Emmis Communications Corp. chairman and CEO Jeff Smulyan would consider selling his TV-station properties, worth $1 billion, if the industry’s competitive position against cable does not improve, according to A.G. Edwards & Sons Inc. analyst Michael Kupinski.
Smulyan is urging broadcasters to pool their digital spectrum and offer consumers a blend of HDTV programming from TV stations and 30-50 cable networks for $25 per month. Consumers would need to purchase $99 set-top boxes.
Smulyan is also an advocate of cable operators paying TV stations for carriage.
But in a Feb. 9 meeting with Kupinski, Smulyan expressed concerned that his wireless-cable proposal wasn’t taking off and that TV stations were failing to generate second revenue streams built on cable license fees.
Smulyan “voiced building frustration with television given that his efforts to provide an alternative to cable have been slow to get off the ground,” Kupinski said in an eight-page report.
Emmis, based in Indianapolis, owns 23 radio stations and 15 TV stations. According to Kupinski, the TV stations alone are worth about $1 billion.
Smulyan told Kupinski that if TV-station owners don’t rally around his wireless-cable plan and fail to get cash from cable, he would exit the TV business at some point.
“His view is that the industry must move forward on these initiatives or suffer the fate of declining business models and lower values for television properties,” Kupinski wrote. “His view is that he would sell television if the outlook was not favorable.”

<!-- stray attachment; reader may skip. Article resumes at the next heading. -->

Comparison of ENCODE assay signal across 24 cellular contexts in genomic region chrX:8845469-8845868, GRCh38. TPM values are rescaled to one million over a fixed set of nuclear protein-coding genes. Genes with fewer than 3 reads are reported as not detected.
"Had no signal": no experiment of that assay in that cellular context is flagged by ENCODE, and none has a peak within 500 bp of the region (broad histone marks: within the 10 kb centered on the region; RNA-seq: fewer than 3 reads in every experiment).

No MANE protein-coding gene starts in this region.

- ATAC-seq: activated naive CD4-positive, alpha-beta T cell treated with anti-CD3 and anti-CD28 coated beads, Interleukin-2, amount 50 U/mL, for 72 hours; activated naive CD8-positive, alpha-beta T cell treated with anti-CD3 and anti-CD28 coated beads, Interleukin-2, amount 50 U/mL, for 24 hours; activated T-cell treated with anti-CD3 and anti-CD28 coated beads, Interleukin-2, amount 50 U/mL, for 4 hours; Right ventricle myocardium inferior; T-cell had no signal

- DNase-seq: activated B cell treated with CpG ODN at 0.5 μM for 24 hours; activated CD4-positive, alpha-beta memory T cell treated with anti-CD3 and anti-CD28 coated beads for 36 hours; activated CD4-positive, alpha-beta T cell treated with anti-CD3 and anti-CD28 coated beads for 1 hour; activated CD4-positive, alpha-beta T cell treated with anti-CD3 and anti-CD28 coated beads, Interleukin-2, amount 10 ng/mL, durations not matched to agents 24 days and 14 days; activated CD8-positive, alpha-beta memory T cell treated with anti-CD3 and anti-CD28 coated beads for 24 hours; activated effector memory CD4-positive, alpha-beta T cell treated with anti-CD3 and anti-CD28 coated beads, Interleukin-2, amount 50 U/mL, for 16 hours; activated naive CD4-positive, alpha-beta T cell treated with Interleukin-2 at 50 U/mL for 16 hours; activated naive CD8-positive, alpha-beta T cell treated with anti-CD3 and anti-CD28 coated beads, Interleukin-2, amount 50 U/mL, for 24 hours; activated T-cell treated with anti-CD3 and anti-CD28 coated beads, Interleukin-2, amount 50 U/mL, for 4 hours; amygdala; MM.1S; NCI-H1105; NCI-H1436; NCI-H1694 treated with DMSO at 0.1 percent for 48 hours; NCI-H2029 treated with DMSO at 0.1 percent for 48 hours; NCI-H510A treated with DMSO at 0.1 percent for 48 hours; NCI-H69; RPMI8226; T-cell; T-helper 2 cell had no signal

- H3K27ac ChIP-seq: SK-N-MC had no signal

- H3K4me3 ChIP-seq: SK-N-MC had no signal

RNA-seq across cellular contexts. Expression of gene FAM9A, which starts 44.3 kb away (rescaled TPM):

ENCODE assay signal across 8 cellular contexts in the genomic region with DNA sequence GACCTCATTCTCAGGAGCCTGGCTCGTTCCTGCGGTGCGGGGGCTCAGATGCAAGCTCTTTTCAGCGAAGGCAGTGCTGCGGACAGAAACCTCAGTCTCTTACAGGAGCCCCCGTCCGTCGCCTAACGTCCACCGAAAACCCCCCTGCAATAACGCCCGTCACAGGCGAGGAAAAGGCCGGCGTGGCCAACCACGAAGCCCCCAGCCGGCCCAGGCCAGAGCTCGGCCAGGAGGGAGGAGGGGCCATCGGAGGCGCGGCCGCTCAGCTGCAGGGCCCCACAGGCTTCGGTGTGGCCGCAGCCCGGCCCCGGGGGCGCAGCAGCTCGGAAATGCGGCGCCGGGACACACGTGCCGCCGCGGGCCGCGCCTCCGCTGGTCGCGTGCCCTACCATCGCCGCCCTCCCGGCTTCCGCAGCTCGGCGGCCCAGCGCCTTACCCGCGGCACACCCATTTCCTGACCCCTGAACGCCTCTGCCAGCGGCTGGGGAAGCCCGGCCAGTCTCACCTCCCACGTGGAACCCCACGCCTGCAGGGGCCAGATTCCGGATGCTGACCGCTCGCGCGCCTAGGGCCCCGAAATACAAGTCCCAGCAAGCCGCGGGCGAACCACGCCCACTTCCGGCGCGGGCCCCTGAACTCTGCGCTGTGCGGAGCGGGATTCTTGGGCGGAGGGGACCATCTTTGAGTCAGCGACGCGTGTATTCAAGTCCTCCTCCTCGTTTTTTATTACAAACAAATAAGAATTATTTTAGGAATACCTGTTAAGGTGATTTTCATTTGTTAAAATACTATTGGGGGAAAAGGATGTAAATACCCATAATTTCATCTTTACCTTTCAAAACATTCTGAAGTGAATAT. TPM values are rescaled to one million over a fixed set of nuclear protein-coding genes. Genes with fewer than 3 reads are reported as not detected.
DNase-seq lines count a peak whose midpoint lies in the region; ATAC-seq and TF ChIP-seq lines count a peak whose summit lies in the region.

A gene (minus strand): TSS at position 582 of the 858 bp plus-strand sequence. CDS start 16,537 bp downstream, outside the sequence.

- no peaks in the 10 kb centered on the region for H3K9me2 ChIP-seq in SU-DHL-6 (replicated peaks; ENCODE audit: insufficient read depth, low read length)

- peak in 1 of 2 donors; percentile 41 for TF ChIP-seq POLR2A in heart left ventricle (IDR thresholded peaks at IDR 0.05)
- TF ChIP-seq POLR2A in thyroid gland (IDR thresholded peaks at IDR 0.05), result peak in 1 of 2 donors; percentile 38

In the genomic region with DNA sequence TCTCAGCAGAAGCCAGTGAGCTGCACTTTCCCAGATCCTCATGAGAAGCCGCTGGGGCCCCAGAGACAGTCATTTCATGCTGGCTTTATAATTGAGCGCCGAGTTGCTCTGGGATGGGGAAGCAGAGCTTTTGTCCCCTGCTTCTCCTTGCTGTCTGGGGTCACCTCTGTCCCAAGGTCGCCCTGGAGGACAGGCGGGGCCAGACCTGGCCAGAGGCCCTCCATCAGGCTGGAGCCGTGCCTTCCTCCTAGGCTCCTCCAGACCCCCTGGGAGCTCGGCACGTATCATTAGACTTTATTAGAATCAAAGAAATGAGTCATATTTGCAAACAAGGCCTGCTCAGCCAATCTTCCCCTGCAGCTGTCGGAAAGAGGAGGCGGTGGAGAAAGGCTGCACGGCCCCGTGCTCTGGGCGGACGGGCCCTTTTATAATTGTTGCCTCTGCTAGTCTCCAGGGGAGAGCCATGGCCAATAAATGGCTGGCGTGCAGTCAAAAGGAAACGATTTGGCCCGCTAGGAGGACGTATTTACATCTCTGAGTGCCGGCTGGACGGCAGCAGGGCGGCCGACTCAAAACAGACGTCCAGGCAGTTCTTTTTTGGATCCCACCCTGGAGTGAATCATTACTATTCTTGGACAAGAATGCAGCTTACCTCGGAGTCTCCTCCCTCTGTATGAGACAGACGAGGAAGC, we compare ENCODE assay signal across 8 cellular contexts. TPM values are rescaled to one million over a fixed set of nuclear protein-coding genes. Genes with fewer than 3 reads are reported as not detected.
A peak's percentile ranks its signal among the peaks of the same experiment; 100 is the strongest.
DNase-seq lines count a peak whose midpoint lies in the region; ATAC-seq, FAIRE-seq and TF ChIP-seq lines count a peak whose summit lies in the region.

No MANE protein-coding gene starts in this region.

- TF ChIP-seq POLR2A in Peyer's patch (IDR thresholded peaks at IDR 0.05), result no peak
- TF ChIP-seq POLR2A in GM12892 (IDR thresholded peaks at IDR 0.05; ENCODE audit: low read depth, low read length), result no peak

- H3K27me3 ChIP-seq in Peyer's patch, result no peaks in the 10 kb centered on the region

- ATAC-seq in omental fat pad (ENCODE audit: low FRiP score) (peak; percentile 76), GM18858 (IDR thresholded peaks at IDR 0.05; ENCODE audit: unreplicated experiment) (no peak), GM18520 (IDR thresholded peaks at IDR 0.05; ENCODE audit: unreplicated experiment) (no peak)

Last April, Smulyan unveiled his wireless-cable proposal at the National Association of Broadcasters convention in Las Vegas, claiming that a national system could be put in place for $700 million. He said the plunging cost of digital-video-recorder technology would allow TV stations to provide nonlinear programming downloads that consumers would access at their leisure, perhaps for a fee.
Smulyan’s proposal was modeled after U.S. Digital Television Inc., which is using digital-broadcast spectrum to offer wireless cable in a few markets for $19.99 per month. The service includes local stations and popular cable networks, including ESPN and Fox News Channel.
Two weeks ago, Philip Lombardo, CEO of Citadel Broadcasting Corp. and joint board chairman of the National Association of Broadcasters, indicated that Smulyan’s idea had not caught on with the industry.
“It’s still active. It’s slowed down. Jeff is still putting groups together,” said Lombardo, an early backer of Smulyan.
Last week, the Federal Communications Commission voted 4-1 to ban TV stations from demanding cable carriage of multiple digital-TV services, holding that cable had to carry just one service per station after TV stations complete their transition to digital-only transmission.
Lombardo indicated that failure to get multicast must-carry from the FCC might induce TV stations to give pay TV services a closer look.
“There’s a perfect illustration of what would happen if multicast services are not provided by over-the-air broadcasting,” he said.
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